John Pahlas who sculps in salvaged steel shares, “My home IS art. Without artistic expression I am literally, spiritually and figuratively homeless! My art has flourished here in the Mount Horeb area, and because this place has taken me in with such outstretched and loving arms, I can keep evolving as an artist, father, & concerned member of this growing community. I feel I’ve found my true self amid the prairies and Savannah’s of old oaks & I am beyond thrilled to see what the future holds here.”

MHAAA
MHAAA

Vicki France uses her camera to capture photographs that remind her of home. “These are the roads that take me home, these are the hills and valleys I grew up with.”

Luci Shirek’s watercolors bring light and color to the paper.
“Home means a sense of peace, a sense of belonging, a place to feel warm and secure.”

MHAAA
MHAAA

Katherine Ford’s watercolors are full of flowers. “Flowers are a gardeners reward for their persistence. It is the anticipation of their beauty that gets me up in the morning and going out to see the changes. Taking close up photographs of flowers allow me more time to interpret their beauty into watercolor paintings and admire the complexity of their design.”

Sue Schuetz, assemblage artist, selected a variety of objects to “represent how women were kept together and held down, often being denied the opportunity to work outside of the home. Their work was, for the most part, contained to home chores.”

MHAAA
MHAAA

Karen Watson-Newlin, acrylic artist, finds “I am most at home with nature and being outdoors walking, hiking, and gardening. This painting is a different look at one area I find for inspiration.”

For photographer, Jessica Curning-Kuenzi, “When I look for a good photograph, I try to find a subject or scene that conveys the peace and serenity of the nature all around us. I capture a moment in time, in hopes that it will provide the future viewer a chance to see the same beauty and feel the same peace I felt while I was there making a photograph. When a piece of my art is in someone’s home, I hope that it can provide them with happiness every time they look at it.”

MHAAA

Mikel Kelley back for his 14th year on the Tour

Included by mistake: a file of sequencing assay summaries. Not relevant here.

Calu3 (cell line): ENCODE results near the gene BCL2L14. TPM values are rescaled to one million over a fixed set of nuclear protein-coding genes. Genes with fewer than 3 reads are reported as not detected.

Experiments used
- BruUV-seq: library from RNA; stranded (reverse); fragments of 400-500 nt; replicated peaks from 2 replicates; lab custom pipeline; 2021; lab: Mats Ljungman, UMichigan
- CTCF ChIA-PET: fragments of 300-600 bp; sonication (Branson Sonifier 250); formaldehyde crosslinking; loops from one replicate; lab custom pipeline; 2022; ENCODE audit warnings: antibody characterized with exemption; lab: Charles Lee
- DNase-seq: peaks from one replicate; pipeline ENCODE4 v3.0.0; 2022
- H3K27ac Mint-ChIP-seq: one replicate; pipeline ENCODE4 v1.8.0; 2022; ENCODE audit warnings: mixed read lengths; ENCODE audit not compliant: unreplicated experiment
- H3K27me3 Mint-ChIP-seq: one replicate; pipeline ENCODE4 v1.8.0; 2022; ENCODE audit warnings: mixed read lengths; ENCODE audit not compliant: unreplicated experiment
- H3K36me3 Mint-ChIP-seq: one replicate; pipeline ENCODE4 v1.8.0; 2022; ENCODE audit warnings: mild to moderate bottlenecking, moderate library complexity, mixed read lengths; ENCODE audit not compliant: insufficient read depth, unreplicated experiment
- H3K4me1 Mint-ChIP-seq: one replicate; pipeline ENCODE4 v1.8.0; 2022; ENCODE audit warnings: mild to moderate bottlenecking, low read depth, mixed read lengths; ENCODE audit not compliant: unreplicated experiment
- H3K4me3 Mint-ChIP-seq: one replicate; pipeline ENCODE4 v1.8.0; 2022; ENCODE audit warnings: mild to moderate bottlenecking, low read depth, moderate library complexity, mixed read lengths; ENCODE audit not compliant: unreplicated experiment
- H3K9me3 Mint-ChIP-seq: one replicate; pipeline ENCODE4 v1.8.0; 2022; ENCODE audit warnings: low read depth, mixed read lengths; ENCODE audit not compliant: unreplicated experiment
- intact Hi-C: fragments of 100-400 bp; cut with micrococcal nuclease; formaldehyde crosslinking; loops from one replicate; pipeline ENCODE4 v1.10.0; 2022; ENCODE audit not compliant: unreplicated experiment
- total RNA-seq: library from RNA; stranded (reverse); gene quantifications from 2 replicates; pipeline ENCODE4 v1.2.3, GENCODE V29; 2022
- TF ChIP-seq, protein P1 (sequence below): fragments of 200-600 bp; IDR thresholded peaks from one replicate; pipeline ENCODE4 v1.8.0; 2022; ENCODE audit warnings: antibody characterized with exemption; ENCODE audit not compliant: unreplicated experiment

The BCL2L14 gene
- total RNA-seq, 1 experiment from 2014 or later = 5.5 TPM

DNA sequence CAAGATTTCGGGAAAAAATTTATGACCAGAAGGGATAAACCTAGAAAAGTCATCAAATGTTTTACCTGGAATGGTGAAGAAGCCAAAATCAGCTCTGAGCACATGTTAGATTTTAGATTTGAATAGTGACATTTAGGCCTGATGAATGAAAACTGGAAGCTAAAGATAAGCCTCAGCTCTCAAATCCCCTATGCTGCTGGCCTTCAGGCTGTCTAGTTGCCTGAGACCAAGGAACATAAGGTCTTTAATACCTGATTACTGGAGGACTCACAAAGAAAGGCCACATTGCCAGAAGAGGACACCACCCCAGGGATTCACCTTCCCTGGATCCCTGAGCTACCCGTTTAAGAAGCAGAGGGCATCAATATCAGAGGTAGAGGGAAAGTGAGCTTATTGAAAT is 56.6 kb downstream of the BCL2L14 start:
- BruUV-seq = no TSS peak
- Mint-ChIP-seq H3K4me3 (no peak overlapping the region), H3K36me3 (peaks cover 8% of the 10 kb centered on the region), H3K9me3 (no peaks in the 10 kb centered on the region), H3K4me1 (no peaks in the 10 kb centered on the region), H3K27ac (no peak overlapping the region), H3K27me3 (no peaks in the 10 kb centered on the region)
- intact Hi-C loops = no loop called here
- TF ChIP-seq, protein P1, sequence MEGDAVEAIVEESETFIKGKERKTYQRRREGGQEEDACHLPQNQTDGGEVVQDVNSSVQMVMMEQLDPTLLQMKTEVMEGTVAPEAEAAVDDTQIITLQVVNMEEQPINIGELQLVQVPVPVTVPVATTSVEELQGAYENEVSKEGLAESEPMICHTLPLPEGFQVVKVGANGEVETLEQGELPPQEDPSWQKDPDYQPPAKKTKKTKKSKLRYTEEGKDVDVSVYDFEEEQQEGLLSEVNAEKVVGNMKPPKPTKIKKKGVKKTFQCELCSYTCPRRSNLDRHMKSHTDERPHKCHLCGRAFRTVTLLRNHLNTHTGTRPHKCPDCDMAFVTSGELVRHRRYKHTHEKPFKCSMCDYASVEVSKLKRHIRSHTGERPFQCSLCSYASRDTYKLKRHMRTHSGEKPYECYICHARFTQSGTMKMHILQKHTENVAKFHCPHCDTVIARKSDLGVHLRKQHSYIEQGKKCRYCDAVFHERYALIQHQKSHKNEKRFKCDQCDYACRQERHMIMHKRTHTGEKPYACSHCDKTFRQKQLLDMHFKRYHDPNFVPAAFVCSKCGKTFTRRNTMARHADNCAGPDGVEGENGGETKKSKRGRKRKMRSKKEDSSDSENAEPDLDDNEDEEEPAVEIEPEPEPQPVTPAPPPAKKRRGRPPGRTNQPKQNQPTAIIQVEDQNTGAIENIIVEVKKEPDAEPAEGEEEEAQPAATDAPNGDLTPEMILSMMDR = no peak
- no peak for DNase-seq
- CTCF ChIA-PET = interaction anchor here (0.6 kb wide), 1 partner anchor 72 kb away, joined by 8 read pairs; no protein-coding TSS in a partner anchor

Mikel Kelley back for his 14th year on the Tour

Mikel Kelley back for his 14th year on the Tour

Mikel Kelley has been with the Spring Art Tour since the beginning

Mikel’s ceramics studio has been a part of the Mt. Horeb community for over 20 years, and he is one of the original organizers of the Tour. His work can be seen all over town—from private sculptures to his iconic Grumpy Troll mugs. Stop by 4th Street Ceramics June 4-6 to see the artist at work, view artwork, or commission a piece.

Mikel Kelley's mugs on display at Grumpy Troll

See Mikel Kelley’s work

during this year’s Spring Art Tour, June 4-6. Meanwhile, see a preview, get tour information and more at his Spring Art Tour Artist page!

Kelley Mikel, ceramic green mug

Kelley Mikel, ceramic sculpture, 'Phuk Covid'
Kelley Mikel, ceramic tile
Heidi Clayton: Wunderkind, president,…

Heidi Clayton: Wunderkind, president,…

Heidi Clayton: Wunderkind, president,…

A full plate, and a beautiful one at that!

Heidi Clayton, co-owner of Center Ground Studios, potter, teacher, wife and mom, MHAAA president tireless worker at other jobs as well, and just barely into her 3rd decade of life? Wunderkind! We at MHAAA are thrilled to have Clayton as our hard-working, utterly charming, inspiring leader, and are so grateful for all that she does.

Heidi Clayton, potter, unfired serving dish
Heidi Clayton, potter, unfired serving dish

That said, Heidi, lately got back into the studio after too much time taking care of everything and everybody else. She recently writes:
“First time back in the studio for what seems like forever. I wanted to try an oval serving dish and some medium bowls to get back in the swing of things. I have to say it feels really good to touch clay again!”

Back in the Studio…